And while the film is not too busy portraying the main character as this caricature of a bratty teenager, it’s spending it’s time underdeveloping the other characters. The foster parents have absolutely nothing to do in this film, except, in the end, to assist Jesse in rescuing Willy. Apart from being kind and nurturing, they have absolutely no personality to speak of. There is this one minute segment where they argue about raising Jesse, but this scene is never revisited, never expanded upon, proving how unnecessary it is. Randolph is an even more useless character. Schellenburg has next to no lines in this movie. His only purpose is to allow Jesse to train with the orca. Speaking of training the orca, Rae Lindley may just be the most useless character in the movie. Unlike the Greenwoods, or Randolph, who, at least, contribute to the plot, Rae has absolutely no bearing on the plot. In fact, the film never really shows her training Willy, which may confuse the viewers as to why she’s even in the movie. And that confusion would be perfectly justified – there seems to be absolutely no reason for her to be in the film. These character motivations are also utterly nonsensical. It makes sense that the greedy businessmen would want to exploit Willy for financial gain, as it would be plausible that Jesse would be compelled to free Willy, but why in the world would Randolph, or Rae, want to free Willy? Let us remember that Randolph is Willy’s keeper and Rae his trainer (despite not doing any training of any sort). Their livelihoods depend on Willy, so why would they even consider helping Jesse? For that matter, why would Randolph or Rae even consider letting Jesse train Willy? Their water park is proving to be a financial deficit (that issue is never solved, either), so wouldn’t it make sense that they should be trying their hardest to make Willy a successful attraction, rather than having some over-emotional teenager toy around with the orca? Which also brings me onto another question: Who, in their right minds, actually believe that Jesse is fit to train Willy? He is not a professional trainer, and he most likely has never seen an orca before. Indeed, upon viewing the film, Jesse doesn’t actually train Willy at all; they just waste time and stupidly meander. To highlight the film’s laziness, the aforementioned questions are not even addressed, much less answered.
The film’s plot is a horribly formulaic bore. It follows the cliche story line, which goes like this: Act 1 introduces all of the characters and sets up the conflict. Act 2 is about the main characters trying (and failing) to resolve the conflict, and then splitting up or leaving each other. Act 3 is when the characters get back together, make amends, and reach the resolution. And indeed, Free Willy follows the guideline perfectly: Act 1 introduces the greedy businessmen, Willy, Jesse, and all of those other astoundingly pointless characters. Act 2 ends after Willy ruins the show, prompting Jesse to storm off, displaying that insipid ‘tantrum’. Act 3 is when Jesse decides to reconcile with his foster parents (after losing his temper at them as well) and Willy, then bring Willy back to the ocean. While I despise this type of story, there are at least some movies that are able to execute it (reasonably) well, such as Zootopia (2016). But Free Willy seems to be one of the worst paced films I have ever encountered. The film introduces the character in an incredibly stilted, brisk fashion, as all of the characters are introduced consecutively. This takes about 20-30 minutes, but keep in mind that the first act should be about 40 minutes. Nextly, there’s the second act. If we consider the second act to start from when Jesse lands a job to train Willy and end when Jesse storms off, then the second act would be an hour and ten minutes, leaving a measly 20 minutes for the third act. As a result, the characters are introduced in a very awkward fashion, and then we are treated to one hour and ten minutes of incredibly boring scenes of Jesse training Willy, only for the film to be wrapped up in a very rushed manner. In this sense, it’s no wonder why the film yields so many questions, whilst not having the time, nor the care, to even bother answering them.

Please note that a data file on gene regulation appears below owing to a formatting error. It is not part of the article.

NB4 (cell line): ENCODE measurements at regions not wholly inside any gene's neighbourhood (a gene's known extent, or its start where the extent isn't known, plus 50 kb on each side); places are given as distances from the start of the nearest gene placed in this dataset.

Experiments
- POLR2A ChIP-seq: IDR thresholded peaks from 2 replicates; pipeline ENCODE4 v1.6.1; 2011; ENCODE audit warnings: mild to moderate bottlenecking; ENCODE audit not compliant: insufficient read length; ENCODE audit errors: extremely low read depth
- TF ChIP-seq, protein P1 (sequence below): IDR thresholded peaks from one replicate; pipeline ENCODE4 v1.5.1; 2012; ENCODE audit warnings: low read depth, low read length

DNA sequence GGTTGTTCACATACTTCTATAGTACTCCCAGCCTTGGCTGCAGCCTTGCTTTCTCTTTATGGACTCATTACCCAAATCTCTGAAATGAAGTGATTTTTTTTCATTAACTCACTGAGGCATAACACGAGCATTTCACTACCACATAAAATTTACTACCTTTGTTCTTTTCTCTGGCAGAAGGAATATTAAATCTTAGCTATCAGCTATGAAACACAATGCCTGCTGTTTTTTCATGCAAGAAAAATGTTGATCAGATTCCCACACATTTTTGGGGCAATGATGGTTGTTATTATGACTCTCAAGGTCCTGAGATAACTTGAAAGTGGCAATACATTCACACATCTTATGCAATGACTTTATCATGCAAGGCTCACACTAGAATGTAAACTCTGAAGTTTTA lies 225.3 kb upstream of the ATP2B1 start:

Free Willy is the perfect example of how the motivation to win awards may blind writers and directors into churning out horrendous slop. It’s also the perfect example of how a film can be ruined due to a mixture of frustrating incompetence and insipid pretentiousness, with a lack of care to develop characters or an even remotely interesting idea to top it off.